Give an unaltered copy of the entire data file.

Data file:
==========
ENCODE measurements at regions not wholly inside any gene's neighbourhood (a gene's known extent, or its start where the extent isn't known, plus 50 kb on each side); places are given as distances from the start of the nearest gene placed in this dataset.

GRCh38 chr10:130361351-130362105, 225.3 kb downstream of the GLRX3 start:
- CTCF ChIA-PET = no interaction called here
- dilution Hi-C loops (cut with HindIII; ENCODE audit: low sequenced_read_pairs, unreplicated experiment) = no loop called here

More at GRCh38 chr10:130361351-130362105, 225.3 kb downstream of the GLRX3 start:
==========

ENCODE measurements at regions not wholly inside any gene's neighbourhood (a gene's known extent, or its start where the extent isn't known, plus 50 kb on each side); places are given as distances from the start of the nearest gene placed in this dataset.

GRCh38 chr10:130361351-130362105, 225.3 kb downstream of the GLRX3 start:
- CTCF ChIA-PET = no interaction called here
- dilution Hi-C loops (cut with HindIII; ENCODE audit: low sequenced_read_pairs, unreplicated experiment) = no loop called here

More at GRCh38 chr10:130361351-130362105, 225.3 kb downstream of the GLRX3 start: